Apple's market cap is so high that only three publicly-traded US companies have market caps higher than Apple's: Exxon, Microsoft, and a little retailer called Wal-Mart. Apple will probably never catch up to Exxon's market cap, which exceeds Apple's by more than $100 billion, and it has another $55 billion to go before it can surpass Microsoft -- not likely, but not impossible. Apple's market cap is within striking distance of Wal-Mart's, however, with only about $5.5 billion more to go before Apple surpasses the market value of the world's largest retailer.
What's even more interesting than the companies still above Apple are all the companies below it. Apple's market cap exceeds Google's by more than $30 billion, and 1980s rival IBM is nearly $40 billion below Apple's value. Even more telling than that: in terms of market capitalization, Apple is now worth more than Nokia, RIM, Sony, Motorola, Palm, Dell, and Adobe -- combined.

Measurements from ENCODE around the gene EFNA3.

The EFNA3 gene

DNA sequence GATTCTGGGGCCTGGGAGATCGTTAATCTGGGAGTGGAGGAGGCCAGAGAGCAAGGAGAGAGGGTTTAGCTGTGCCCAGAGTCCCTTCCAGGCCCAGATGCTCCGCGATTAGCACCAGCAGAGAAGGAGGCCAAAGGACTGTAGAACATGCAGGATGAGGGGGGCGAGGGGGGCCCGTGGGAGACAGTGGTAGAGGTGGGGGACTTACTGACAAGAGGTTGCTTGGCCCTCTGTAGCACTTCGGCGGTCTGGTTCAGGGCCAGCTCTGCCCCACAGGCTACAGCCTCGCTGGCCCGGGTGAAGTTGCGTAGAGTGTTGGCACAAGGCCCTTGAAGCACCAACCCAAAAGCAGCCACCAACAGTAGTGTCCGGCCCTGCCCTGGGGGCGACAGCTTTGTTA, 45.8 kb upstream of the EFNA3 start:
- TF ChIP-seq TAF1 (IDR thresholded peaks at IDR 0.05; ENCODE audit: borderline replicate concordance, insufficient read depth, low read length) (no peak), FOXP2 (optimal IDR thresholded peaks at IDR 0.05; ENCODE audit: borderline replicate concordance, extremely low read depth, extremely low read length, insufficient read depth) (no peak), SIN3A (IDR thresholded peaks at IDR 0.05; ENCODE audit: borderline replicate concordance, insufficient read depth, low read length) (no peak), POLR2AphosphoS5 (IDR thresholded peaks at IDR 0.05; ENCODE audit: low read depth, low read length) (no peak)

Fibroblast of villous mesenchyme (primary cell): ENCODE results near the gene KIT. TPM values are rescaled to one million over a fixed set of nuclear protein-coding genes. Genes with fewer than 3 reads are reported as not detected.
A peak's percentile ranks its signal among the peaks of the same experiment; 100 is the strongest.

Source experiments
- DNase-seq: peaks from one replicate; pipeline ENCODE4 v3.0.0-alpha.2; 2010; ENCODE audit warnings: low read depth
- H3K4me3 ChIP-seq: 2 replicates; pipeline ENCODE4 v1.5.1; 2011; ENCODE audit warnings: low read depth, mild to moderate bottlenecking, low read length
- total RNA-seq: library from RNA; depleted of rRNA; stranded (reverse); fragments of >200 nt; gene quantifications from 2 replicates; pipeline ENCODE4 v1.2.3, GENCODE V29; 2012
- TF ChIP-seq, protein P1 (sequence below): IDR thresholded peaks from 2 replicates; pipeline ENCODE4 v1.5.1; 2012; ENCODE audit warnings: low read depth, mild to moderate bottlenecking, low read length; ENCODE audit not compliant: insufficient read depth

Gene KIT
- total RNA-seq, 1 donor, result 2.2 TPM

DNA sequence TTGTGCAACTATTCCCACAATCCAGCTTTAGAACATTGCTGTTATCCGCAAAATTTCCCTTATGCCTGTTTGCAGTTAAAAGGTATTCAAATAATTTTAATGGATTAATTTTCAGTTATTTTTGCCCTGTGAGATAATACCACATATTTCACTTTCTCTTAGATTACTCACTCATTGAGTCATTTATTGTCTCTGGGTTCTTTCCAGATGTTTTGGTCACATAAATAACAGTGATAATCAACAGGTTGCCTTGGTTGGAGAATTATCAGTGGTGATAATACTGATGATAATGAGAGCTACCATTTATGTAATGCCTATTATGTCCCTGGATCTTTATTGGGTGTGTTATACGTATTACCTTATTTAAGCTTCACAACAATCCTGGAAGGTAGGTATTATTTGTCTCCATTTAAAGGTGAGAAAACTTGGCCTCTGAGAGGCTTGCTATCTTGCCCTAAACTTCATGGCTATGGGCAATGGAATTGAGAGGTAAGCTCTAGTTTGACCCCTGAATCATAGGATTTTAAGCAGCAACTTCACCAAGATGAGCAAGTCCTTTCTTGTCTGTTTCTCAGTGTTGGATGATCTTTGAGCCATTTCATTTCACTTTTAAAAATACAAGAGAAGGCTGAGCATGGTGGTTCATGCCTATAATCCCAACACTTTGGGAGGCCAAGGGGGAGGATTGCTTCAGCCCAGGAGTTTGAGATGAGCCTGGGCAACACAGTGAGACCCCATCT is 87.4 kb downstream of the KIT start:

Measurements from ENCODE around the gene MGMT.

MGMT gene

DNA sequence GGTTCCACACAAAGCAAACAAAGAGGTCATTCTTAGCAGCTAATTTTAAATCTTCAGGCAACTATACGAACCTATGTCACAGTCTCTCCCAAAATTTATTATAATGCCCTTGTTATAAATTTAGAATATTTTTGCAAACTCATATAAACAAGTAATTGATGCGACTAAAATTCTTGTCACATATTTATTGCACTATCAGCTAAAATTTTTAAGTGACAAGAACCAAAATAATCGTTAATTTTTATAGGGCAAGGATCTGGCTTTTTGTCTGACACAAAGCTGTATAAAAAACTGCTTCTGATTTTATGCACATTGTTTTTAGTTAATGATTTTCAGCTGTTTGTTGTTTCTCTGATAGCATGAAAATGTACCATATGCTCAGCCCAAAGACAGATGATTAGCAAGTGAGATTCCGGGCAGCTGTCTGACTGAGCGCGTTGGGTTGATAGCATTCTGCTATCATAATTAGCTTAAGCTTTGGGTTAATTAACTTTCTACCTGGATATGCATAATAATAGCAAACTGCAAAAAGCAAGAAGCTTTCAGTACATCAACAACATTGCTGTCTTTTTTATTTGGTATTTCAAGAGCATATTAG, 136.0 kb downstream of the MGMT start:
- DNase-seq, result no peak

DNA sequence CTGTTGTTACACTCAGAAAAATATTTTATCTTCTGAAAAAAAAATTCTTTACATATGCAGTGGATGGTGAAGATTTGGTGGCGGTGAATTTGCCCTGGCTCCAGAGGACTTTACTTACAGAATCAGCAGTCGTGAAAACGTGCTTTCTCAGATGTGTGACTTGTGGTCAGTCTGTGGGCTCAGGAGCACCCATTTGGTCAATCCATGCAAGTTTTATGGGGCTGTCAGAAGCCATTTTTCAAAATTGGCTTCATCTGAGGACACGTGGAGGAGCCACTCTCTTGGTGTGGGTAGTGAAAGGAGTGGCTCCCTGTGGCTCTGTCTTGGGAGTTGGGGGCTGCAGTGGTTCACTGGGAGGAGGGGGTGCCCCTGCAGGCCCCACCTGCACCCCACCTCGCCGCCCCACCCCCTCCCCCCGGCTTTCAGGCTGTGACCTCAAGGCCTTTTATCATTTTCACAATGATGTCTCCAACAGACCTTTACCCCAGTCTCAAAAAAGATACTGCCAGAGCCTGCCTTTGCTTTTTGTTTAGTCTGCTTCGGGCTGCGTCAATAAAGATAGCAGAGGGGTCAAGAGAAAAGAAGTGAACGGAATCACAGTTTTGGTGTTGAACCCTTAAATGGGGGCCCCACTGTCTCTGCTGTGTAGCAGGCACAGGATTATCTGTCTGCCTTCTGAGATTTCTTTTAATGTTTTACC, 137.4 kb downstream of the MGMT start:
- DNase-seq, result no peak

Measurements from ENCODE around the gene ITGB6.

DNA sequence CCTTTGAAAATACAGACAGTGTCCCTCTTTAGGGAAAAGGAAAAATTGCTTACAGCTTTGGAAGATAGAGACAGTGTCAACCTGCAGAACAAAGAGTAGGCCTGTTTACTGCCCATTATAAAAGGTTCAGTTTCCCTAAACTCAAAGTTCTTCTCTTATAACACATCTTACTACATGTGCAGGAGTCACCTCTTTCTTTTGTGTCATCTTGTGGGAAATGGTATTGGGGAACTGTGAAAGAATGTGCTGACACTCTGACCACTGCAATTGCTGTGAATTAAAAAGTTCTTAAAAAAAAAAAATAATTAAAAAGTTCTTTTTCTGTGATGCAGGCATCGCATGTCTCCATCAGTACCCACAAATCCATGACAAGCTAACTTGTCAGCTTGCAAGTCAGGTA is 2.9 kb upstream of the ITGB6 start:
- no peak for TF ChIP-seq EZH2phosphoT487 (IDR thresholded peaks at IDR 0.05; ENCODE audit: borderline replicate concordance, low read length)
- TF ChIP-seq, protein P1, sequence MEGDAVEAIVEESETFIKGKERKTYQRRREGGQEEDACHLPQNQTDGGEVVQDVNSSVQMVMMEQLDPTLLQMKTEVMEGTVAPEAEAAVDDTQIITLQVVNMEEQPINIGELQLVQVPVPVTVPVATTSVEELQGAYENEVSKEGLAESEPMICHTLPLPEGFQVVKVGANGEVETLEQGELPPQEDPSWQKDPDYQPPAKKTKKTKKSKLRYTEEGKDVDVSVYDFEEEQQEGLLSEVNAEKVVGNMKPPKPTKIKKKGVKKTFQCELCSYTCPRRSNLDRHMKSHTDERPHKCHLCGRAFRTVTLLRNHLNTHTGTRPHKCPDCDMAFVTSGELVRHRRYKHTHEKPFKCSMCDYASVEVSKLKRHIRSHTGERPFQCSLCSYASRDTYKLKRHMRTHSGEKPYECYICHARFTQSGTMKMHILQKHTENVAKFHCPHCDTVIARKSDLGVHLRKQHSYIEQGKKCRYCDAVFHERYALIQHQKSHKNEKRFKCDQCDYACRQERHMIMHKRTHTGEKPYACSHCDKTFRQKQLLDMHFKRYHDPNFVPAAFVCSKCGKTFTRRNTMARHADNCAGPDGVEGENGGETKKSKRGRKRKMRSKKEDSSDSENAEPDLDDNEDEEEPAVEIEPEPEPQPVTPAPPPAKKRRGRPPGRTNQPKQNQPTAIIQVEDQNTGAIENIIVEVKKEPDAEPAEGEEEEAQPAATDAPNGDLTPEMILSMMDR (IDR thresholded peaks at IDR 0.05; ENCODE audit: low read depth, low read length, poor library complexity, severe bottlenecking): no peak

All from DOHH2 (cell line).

Apple's all-time low market value was back in 1982, when it was a mere $640 million. For perspective, that's more than $37 million below Palm's current market value (before adjusting for inflation, naturally), and Palm is widely expected to go belly-up any day now. 28 years later, Apple has grown to occupy a position in the market that I doubt anyone would have dreamed of even only five years ago. Whatever else you might think of Apple, one thing is undeniable: someone at the company is doing something right, because they're raking in money like almost no other corporation anywhere.
Disclosure: I own absolutely no Apple stock whatsoever, but I wish I could tell the 2004 version of me to go buy some so I could retire next year.